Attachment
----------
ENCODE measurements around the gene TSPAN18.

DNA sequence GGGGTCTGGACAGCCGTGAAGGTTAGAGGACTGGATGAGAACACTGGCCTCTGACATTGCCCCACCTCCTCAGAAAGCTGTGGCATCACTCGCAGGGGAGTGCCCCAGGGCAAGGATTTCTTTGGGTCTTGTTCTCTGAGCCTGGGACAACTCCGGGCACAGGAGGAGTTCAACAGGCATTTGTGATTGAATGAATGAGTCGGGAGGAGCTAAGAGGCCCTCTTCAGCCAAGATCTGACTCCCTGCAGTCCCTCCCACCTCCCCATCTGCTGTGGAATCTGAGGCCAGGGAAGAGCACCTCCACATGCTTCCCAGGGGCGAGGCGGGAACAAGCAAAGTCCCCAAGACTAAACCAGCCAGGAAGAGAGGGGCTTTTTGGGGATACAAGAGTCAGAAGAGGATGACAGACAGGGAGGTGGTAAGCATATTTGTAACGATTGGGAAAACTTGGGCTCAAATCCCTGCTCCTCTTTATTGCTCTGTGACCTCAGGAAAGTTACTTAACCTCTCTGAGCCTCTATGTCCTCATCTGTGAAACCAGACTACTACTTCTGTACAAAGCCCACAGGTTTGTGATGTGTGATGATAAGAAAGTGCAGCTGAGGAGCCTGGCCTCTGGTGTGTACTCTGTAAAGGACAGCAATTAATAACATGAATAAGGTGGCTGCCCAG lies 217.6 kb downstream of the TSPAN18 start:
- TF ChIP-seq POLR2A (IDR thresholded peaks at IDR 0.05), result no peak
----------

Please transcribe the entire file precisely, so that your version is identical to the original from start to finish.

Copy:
ENCODE measurements around the gene TSPAN18.

DNA sequence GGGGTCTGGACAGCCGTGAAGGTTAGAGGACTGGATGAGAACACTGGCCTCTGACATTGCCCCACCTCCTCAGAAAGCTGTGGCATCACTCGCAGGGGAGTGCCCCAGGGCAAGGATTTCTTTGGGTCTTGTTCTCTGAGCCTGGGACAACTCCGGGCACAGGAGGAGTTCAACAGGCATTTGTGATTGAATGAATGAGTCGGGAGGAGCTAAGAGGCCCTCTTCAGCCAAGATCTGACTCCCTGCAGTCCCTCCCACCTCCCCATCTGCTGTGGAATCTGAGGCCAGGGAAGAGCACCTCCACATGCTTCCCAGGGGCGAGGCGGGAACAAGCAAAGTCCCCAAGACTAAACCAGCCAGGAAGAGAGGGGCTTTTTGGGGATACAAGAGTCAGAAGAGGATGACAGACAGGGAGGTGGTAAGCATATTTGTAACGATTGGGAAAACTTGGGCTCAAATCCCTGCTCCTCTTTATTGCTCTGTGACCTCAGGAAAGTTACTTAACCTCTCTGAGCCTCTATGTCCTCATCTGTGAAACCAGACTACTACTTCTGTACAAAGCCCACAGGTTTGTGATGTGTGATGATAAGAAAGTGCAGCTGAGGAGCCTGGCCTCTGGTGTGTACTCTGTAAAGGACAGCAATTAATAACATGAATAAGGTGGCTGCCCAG lies 217.6 kb downstream of the TSPAN18 start:
- TF ChIP-seq POLR2A (IDR thresholded peaks at IDR 0.05), result no peak